But yadda-yadda — here’s the whole plan (.doc) for those interested. And now for the bad news. First of all, the plan uses wishy-washy language throughout. Not “the city will have 30% tree canopy coverage by 2020,” but “The plan . . . will be used as a framework to coordinate efforts to restore and enhance the City’s tree canopy with a goal of a minimum of 30% . . .” (emphasis added). “It is the city’s goal to have a certified arborist . . .” and so on.
Maybe that’s just how public documents are written. What’s worse is that the 30% goal is actually low. American Forests itself recommends 40% coverage for cities everywhere except the dry Southwest (in which we ain’t). And in its two years of existence, 80% of the Tree Trust Fund has not been spent on tree replacement; in fact the program is just now really getting going (Ms. Grindell chuckled when I asked about the plan before explaining).
Don’t get me wrong — it’s great that there’s a plan, and it’s not too late. But it is too little. There’s some indication of City/County partnership in this thing. I say let’s get our new strong county mayor involved, and adapt the plan to the whole county. And let’s set a hard goal, not a soft one. And let’s go for the 40% — flying over Miami in the 1980’s was like flying over a forest (ok, sort of), and it can be like that again.
Thanks to Steve for the American Forests link.
Monday March 12, 2007
This just came up: there are 32 Cities in Miami-Dade. Don’t click yet — write down as many as you can from memory first!
Yikes: Miami is #98 out of 100 on a list of the most walkable cities in the US. The main criteria was the percentage of people who walk for exercise. Contrast with an older study (no date) which looked at people who walk to work — Miami was #79 there. (via TM)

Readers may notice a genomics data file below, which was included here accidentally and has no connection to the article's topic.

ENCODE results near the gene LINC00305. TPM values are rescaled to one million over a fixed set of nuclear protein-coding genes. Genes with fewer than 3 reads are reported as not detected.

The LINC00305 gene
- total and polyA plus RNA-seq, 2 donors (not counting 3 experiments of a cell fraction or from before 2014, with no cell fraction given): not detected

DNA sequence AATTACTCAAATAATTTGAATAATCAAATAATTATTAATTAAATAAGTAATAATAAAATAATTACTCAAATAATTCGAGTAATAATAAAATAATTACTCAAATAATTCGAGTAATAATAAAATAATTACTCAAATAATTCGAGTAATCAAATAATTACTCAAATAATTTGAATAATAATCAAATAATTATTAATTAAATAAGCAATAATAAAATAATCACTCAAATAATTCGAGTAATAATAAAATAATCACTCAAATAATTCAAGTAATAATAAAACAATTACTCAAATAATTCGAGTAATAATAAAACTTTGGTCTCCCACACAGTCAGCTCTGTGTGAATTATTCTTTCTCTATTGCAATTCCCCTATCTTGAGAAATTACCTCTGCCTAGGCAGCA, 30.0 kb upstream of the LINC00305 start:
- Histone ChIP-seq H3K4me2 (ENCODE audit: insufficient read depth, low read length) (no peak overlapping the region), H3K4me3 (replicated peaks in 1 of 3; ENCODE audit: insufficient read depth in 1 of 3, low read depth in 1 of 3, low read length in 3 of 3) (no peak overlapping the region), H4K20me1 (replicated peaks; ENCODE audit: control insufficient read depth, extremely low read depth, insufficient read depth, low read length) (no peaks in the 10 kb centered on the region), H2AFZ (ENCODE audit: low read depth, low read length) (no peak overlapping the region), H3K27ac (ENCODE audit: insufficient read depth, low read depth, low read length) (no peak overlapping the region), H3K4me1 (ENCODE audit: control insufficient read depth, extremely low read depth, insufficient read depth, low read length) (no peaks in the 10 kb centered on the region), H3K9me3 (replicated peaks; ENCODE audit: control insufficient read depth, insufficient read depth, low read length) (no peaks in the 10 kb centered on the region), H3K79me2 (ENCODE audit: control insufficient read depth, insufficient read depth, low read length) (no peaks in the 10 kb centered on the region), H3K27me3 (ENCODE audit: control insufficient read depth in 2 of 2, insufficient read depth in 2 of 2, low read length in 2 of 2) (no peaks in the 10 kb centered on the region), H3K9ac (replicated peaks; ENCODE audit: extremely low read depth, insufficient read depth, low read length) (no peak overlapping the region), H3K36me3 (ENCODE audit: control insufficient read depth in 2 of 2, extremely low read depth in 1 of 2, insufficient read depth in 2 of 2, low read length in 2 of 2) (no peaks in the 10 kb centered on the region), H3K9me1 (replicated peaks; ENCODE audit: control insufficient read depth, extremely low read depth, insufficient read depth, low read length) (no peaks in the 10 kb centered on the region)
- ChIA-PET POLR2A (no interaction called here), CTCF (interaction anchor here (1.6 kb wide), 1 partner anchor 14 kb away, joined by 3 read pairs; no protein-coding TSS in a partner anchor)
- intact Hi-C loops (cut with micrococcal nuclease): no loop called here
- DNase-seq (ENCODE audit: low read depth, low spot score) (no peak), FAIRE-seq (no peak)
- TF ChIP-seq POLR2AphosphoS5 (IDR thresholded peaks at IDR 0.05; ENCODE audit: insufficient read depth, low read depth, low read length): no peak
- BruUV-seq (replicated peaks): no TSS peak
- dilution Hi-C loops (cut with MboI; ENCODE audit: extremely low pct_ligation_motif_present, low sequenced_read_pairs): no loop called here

The Café at Books & Books gets four green hearts on Meatless Miami.
Robert goes to Carnival Center for Swan Lake and has some interesting analysis of ticket prices and comparative value. He concludes that even the worst seats in the house are pretty good, and the prices are reasonable. See my Carnival Center review for more, including a photo from the opera house’s worst seat (about 2/3 of the way down the page). The legroom issue is interesting, since of course each additional inch of legroom means you sit further away depending on how many rows are in front of you.
Pictures from Saturday night, and yes — mixing images of art with unrelated photos of the evening. Here are Abner Nolan’s found negatives at Leonard Tachmes Gallery.
AA spot in the Design District I can never seem to catch the name of (Update:
it’s an annex of the Moore Space Update #2: madebythem says: “That space as well as the show was is in no way related to the Moore Space. My friend and I wrote a proposal to get the space and decided to have a show with no theme, flyers, invites or any sort of publicity.”), a big exhibition involving live dogs in uncomfortable-looking costumes, video, a lawn-sized patch of live sod, copious piles of broken furniture, an altar, and at least one boy in neon-orange briefs.
This is not art. Actually, I don’t think I was supposed to be upstairs, as the whole floor was linoleum-recently-removed sticky.
Tarot card altar by l’elk!
I am sometimes asked to explain the difference between the Design District and Wynwood. They are adjacent art districts, with roughly separated by I-195. The Design District has some notable architecture and history, and contains several non-profit art spaces, along with high-end furniture showrooms.
Wynwood is mostly old warehouses, many of which have been occupied by the hottest commercial galleries in town. (There are also a few private collections and the MoCA annex.) There used to be a rivalry of sorts, but I think the DD folks largely gave that up when they changed their gallery walk to second Saturdays to coincide with Wynwood’s.